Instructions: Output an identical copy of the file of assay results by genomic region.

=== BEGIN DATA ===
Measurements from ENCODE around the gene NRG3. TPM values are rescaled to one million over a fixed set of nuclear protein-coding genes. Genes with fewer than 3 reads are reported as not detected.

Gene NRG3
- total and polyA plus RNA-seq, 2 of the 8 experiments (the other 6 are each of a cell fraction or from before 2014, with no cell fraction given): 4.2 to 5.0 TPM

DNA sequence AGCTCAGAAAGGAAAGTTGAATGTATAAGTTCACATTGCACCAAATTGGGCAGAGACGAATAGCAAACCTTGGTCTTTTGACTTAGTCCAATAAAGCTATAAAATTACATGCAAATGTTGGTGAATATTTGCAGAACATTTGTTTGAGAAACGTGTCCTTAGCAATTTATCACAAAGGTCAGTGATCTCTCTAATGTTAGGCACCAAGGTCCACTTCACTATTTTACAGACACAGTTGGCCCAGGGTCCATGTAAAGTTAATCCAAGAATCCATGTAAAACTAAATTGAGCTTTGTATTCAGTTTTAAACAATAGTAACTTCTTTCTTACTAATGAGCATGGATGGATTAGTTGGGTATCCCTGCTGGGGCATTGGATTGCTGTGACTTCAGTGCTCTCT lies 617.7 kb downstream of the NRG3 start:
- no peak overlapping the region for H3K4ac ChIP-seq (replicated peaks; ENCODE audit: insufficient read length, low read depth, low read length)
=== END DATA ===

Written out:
Measurements from ENCODE around the gene NRG3. TPM values are rescaled to one million over a fixed set of nuclear protein-coding genes. Genes with fewer than 3 reads are reported as not detected.

Gene NRG3
- total and polyA plus RNA-seq, 2 of the 8 experiments (the other 6 are each of a cell fraction or from before 2014, with no cell fraction given): 4.2 to 5.0 TPM

DNA sequence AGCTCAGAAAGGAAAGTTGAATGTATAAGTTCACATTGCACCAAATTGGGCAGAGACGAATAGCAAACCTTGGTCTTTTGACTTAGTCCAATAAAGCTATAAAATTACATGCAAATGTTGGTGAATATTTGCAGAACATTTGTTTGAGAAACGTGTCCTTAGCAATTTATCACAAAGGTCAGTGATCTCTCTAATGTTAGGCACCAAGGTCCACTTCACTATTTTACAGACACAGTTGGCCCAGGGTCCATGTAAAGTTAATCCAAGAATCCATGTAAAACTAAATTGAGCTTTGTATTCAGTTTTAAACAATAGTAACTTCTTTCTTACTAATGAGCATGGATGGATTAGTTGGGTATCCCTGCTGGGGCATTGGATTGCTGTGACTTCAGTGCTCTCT lies 617.7 kb downstream of the NRG3 start:
- no peak overlapping the region for H3K4ac ChIP-seq (replicated peaks; ENCODE audit: insufficient read length, low read depth, low read length)